Fifty-one years in dentistry is both an achievement and a demonstration of true dedication to oral health. Lumino Max and Beresford's, Dr Robert Max will be missed as he steps away from orthodontics for a well-deserved retirement, later this year.
Robert has wonderful memories from his time in dentistry and has built an amazing intergenerational following at his practice, Lumino Orthodontists Max & Beresford, in Auckland.
We caught up with him to learn about his career, his thoughts about orthodontics through the years, and why he loves orthodontics.
Graduating from the University of Otago with a BDS, Robert spent two and a half years in a general dental practice in central Auckland. However, from early days he had an ambition to study orthodontics. It offered a satisfying combination of biological science and the principles of mechanical engineering, together with the reward that comes from making lasting, positive changes for dental health and personal wellbeing.
A prerequisite was spending six months in hospital dentistry in a paediatric dental department. He was appalled by the number of children he saw in (at that time) non-fluoridated London, with rampant caries, the 'Ribena babies', who had been put to bed sucking a bottle of Ribena.
His specialist training was at the Royal Dental Hospital in Leicester Square, from which he graduated D.Orth.RCS (Eng).
Returning to Auckland in 1970, he entered orthodontic practice with Dr Ron Tonkin, Dr John Tonkin and Dr Pat Bell. In the early days of his specialist career, he also worked in Takapuna one afternoon a month and in Whangarei for two and a half days a month.
From 1973 to 1990 Robert spent one and a half days a week at the plastic surgical dental unit at Middlemore Hospital, under the leadership initially of Sir William Manchester, treating children and young people who had cleft lip and palate.
The bigger oral health picture has always interested Robert. He was saddened by the then-ubiquitous total tooth loss of many adult New Zealanders, who were identifiable by the shrunken middle third of their face and the prevalence of denture-wearing. However, he has been encouraged by the dramatic decrease in this situation since about 1976, with more adults retaining their natural teeth into older age. This provides a situation where specialists can thrive, in an environment focused on protecting and giving longevity to the original teeth.
He attributes this improvement in large part to the introduction of school dental services and to fluoridation. Robert has observed the reduction in rampant caries, (although there is a slight increase in fluorosis). He was pleased to see the canned food industry in Hawkes Bay using fluoridated water.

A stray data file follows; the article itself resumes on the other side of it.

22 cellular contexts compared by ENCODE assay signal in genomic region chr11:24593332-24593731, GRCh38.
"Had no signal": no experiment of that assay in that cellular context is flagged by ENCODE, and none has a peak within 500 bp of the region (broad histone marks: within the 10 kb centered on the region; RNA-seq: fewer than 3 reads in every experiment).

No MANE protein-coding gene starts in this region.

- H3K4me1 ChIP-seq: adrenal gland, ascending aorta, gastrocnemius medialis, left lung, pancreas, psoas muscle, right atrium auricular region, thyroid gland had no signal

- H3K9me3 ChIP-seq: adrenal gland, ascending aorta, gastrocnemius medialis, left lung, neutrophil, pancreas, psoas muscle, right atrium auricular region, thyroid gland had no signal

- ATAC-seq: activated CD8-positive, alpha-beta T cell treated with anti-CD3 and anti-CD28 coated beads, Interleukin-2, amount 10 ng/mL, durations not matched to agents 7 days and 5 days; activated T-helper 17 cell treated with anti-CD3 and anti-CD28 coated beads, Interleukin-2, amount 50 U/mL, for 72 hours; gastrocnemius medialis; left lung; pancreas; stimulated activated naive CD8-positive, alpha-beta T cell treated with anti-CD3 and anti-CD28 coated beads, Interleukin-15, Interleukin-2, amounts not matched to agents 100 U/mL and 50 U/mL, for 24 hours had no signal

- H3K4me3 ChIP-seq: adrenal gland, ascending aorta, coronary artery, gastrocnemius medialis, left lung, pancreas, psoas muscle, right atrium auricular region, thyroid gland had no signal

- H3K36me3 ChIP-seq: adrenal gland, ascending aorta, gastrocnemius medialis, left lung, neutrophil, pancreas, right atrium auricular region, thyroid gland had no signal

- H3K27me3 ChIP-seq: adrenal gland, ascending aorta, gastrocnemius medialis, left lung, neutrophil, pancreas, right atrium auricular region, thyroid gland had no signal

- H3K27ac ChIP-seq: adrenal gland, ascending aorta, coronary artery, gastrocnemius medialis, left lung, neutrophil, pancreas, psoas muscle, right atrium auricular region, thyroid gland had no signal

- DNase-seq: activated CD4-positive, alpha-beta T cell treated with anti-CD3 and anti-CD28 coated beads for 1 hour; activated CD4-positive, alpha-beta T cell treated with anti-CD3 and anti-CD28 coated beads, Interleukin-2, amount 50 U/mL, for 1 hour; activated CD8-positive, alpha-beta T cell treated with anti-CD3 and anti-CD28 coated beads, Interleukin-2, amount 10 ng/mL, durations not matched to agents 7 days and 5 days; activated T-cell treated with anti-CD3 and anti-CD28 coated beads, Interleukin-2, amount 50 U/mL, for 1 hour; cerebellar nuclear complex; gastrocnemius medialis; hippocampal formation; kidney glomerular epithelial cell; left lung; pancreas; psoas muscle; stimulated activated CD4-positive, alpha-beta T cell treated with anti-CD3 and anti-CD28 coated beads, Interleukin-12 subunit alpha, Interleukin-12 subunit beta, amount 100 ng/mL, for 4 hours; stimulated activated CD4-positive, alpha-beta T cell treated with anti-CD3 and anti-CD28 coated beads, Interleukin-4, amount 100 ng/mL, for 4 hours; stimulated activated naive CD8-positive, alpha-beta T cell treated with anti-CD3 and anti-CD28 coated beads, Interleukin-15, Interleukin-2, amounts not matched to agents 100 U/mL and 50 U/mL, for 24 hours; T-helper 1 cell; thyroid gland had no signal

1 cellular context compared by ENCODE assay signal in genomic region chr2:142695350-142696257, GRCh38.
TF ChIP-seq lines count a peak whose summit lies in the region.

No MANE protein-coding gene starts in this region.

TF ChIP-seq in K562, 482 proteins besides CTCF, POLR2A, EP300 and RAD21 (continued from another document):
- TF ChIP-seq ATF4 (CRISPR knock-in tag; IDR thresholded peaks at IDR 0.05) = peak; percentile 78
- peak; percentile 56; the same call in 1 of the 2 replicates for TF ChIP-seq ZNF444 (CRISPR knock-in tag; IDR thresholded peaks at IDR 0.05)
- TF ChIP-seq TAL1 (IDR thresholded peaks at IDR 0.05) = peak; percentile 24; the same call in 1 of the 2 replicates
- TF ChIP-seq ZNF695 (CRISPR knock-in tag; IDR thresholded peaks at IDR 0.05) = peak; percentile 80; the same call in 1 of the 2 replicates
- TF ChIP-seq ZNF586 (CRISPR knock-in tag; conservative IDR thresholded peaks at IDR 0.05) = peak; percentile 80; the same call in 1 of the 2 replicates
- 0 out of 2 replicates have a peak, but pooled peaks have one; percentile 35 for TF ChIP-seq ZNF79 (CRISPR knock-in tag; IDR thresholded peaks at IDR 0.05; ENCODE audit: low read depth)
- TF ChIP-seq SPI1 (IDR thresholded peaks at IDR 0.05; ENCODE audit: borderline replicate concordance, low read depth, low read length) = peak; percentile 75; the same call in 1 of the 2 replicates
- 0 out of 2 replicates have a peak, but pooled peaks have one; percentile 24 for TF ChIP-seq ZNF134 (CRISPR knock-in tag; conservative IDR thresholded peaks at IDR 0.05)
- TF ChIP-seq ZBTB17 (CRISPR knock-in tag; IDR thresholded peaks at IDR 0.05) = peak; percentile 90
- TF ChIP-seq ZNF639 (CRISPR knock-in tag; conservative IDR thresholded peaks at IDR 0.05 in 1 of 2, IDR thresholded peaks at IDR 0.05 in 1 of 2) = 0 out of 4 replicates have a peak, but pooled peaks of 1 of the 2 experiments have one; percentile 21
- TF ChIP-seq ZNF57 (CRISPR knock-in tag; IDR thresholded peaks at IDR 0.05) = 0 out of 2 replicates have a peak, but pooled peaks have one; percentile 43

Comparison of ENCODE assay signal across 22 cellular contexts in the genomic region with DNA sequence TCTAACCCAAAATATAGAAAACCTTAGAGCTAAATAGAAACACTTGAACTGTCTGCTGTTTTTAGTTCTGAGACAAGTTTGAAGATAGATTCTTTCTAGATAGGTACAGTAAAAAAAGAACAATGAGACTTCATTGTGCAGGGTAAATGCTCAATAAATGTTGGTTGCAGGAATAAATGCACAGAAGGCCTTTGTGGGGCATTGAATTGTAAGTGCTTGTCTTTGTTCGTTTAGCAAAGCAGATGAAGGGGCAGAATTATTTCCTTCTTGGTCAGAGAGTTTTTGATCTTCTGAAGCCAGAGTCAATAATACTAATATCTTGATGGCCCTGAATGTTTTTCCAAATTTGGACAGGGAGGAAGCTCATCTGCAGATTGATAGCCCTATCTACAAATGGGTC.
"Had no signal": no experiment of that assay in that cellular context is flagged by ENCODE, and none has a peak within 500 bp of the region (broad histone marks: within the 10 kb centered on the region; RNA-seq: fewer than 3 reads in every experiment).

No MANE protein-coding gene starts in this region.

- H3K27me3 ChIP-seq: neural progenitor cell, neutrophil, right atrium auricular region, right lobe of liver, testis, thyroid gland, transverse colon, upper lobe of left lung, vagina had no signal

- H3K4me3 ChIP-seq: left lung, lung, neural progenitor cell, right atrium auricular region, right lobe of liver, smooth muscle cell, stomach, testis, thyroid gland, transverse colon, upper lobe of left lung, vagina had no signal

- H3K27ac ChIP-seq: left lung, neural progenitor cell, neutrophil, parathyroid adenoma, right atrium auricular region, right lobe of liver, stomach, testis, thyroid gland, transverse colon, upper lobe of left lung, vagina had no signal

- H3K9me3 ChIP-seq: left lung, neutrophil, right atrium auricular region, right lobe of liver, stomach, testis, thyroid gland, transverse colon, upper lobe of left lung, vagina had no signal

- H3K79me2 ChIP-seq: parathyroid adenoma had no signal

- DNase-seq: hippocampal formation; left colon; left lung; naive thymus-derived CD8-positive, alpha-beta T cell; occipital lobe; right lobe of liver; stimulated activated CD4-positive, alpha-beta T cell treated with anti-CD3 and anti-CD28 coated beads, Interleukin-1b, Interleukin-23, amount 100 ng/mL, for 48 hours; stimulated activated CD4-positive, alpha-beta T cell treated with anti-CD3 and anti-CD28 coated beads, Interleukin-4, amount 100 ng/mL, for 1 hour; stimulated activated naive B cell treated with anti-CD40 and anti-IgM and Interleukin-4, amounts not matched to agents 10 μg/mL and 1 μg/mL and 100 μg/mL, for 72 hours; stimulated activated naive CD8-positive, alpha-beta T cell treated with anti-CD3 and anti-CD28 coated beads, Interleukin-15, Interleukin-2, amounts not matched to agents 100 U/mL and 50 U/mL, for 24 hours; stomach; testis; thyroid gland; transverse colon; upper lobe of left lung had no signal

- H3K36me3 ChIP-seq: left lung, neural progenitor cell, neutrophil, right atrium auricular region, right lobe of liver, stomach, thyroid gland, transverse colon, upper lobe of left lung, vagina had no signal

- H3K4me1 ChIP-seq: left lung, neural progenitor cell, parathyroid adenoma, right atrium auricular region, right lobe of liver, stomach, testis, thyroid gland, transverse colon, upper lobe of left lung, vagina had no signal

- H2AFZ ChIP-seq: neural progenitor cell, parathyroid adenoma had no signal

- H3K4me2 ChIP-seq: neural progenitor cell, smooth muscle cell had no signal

In 1987 Robert, together with Dr George Linn and Dr Pat Bell, opened a state-of-the-art, purpose-built orthodontic clinic at 116 Remuera Road, Auckland. It featured a multi-chair operatory and the use of orthodontic auxiliaries, initially qualified school dental nurses. Later, overseas qualified dentists were trained for this role.
From early in his career Robert took an active part in the Auckland Dental Association, becoming Treasurer and then President. He then served as Treasurer of the New Zealand Dental Association, before serving a term as President of the New Zealand Association of Orthodontists.
A turning point in Robert's career was a sabbatical in 1983 during which he visited centres of excellence in the United States to learn the rapidly developing sub-specialty of orthognathic treatment, integrating orthodontics and jaw re-positioning surgery. This led to almost annual visits to American conferences and ultimately to Robert's election as a founding executive member, representing the Asia-Pacific area, of the newly formed World Federation of Orthodontists, a position he held for a decade.
Robert was an early adopter of the use of facial and intra-oral clinical photographs for every patient and later in the use of digital technology, both of which have assisted him in analysing the progress of his patients, during treatment and while in retention and beyond. The laborious photographic work and the storage of images to protect against mould, were eased with the introduction of digital imaging and X-rays. This required countless hours of scanning X-rays into imaging and practice management software.
Robert has found his image library, which spans more than 30 years, a valuable clinical resource, in treatment planning and also in contributing to on-going clinical study and collegial professional development.
Though a clinician at heart, evidence-based practice has always been important to him. He relished the opportunity to serve as a Trustee, and for the past twenty years as Chair of the NZDA Research Foundation Trust.
As to a lifetime spent in orthodontics, he says, "If I had the choice to do it again, I would follow the same path, one where we spend our lives making people feel good about themselves, with lovely smiles, while we help them remain dentally disease-free."
Robert has always valued his professional connection with dentists and with fellow specialists. "Multidisciplinary dentistry results in such improved outcomes for patients."
Robert has found that his reputation has brought repeat business. He has seen generations of families, some of whom took the time to share memories and appreciation with him when his upcoming retirement was announced. He has found it heart-warming to see his patients become parents and then to see their children.
Clinicians around the country have also wished him well and expressed their appreciation of his leadership in his profession.
As Robert steps into retirement after September this year, he has plans to travel, read and spend time with his four adult 'children' and his eight endlessly fascinating grandchildren.
Story by Ami McBride, Lumino The Dentists.